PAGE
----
The first issue of Foreign Affairs contained seven pages of short reviews of recent books on international relations. From 1925 to 1936, the diplomatic historian William Langer had the, as he put it, "rather formidable task" of writing these reviews. (The selection criteria were both flexible and ethnocentric: "books on all or any aspect of international affairs, in any civilized language.") The section itself, he wrote later, "was not to be a simple list of titles, which is never of much value, but a more or less critical analysis of each title -- something about the standing of the author, the character of the book, the nature of its sources, the author's viewpoint or conclusion." The tradition has continued to this day, and now ten distinguished contributors fill some 25 pages each issue.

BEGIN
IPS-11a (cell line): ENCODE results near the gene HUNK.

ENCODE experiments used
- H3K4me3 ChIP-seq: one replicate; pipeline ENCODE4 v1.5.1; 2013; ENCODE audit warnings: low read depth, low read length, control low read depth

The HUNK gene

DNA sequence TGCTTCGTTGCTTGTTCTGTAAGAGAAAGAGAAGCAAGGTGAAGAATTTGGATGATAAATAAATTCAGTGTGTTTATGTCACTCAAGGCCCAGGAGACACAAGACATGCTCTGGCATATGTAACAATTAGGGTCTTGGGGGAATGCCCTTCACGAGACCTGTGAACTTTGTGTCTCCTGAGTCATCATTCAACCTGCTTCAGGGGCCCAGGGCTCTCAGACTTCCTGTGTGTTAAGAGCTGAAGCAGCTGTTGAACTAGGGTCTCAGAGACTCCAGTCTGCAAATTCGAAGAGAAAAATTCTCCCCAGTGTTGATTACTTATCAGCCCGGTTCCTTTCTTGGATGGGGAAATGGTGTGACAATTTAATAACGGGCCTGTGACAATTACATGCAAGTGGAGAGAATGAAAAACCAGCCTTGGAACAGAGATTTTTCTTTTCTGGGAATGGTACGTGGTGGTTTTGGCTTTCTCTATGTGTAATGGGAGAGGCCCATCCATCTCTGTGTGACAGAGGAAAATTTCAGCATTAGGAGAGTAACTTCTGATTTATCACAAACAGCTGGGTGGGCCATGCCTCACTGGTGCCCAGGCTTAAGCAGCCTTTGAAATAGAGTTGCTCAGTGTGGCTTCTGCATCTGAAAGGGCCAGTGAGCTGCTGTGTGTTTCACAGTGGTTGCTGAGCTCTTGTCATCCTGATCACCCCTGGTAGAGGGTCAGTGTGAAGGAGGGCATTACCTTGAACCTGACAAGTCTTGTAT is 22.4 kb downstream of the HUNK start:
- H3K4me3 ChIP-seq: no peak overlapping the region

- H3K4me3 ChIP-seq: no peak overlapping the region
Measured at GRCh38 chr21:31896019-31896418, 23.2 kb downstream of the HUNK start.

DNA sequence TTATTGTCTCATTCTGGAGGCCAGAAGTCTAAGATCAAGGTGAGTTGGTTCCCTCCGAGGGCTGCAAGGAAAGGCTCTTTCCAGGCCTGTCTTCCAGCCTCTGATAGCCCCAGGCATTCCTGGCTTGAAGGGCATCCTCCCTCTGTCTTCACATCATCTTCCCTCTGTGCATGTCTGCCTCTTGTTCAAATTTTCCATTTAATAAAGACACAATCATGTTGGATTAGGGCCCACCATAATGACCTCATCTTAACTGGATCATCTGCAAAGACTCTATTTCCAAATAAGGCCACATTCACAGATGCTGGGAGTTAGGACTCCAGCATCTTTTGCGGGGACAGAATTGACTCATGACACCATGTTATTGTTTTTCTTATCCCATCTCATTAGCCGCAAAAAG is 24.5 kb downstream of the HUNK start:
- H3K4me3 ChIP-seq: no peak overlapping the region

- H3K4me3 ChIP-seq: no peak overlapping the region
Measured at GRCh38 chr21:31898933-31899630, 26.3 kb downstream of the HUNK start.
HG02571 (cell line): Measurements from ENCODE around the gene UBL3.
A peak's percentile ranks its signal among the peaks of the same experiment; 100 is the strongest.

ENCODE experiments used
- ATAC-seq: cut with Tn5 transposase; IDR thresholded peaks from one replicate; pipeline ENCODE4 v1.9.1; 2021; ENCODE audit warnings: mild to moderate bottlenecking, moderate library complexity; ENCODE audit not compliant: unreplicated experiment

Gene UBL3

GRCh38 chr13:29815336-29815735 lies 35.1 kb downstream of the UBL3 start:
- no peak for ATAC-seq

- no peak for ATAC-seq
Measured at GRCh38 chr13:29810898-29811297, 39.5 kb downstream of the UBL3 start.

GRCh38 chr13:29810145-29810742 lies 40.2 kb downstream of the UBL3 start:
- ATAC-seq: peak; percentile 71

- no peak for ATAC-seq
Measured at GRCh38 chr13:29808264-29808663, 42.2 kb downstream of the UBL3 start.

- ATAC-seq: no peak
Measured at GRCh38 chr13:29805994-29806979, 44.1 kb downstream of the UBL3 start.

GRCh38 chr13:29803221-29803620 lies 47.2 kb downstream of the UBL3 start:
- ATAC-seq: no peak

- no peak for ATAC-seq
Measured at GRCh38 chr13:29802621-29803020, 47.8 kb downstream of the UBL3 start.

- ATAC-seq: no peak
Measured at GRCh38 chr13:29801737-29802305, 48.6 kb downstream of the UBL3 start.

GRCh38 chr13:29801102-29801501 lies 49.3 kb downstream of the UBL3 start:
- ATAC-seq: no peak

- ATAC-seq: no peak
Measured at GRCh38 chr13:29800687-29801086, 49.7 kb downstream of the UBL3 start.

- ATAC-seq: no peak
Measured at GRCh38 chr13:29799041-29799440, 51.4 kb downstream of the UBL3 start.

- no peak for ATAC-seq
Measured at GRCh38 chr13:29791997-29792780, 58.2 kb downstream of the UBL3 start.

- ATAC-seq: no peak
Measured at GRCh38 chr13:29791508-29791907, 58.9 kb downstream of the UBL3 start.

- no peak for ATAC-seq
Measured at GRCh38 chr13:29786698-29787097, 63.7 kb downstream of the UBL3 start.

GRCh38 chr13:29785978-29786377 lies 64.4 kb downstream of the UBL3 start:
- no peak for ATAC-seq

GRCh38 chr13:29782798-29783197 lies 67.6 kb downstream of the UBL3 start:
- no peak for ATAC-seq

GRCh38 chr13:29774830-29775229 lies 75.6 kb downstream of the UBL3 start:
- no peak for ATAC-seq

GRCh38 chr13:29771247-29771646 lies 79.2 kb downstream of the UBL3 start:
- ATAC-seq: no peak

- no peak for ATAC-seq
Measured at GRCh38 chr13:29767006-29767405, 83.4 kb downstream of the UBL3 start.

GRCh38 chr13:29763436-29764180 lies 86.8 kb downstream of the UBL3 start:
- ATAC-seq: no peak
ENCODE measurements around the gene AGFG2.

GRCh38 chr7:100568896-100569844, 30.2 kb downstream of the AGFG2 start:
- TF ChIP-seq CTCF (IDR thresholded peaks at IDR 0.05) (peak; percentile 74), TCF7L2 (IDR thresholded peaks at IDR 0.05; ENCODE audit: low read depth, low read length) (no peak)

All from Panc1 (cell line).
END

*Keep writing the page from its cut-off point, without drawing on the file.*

For this specially themed issue, we have replaced the section with something different. (Readers looking for the November/December issue's regular reviews can find them on our Web site; the reviews will return in print next issue.) We asked a number of prominent figures -- political scientists, public intellectuals, politicians, historians, journalists, policymakers -- to recommend books that shed light on some aspect of the world ahead. The 16 contributions are as diverse as the contributors themselves, and far from predictable. Richard Betts sets the scene for these reviews by assessing how well the arguments of three seminal post-Cold War books, by Francis Fukuyama, Samuel Huntington, and John Mearsheimer, have held up.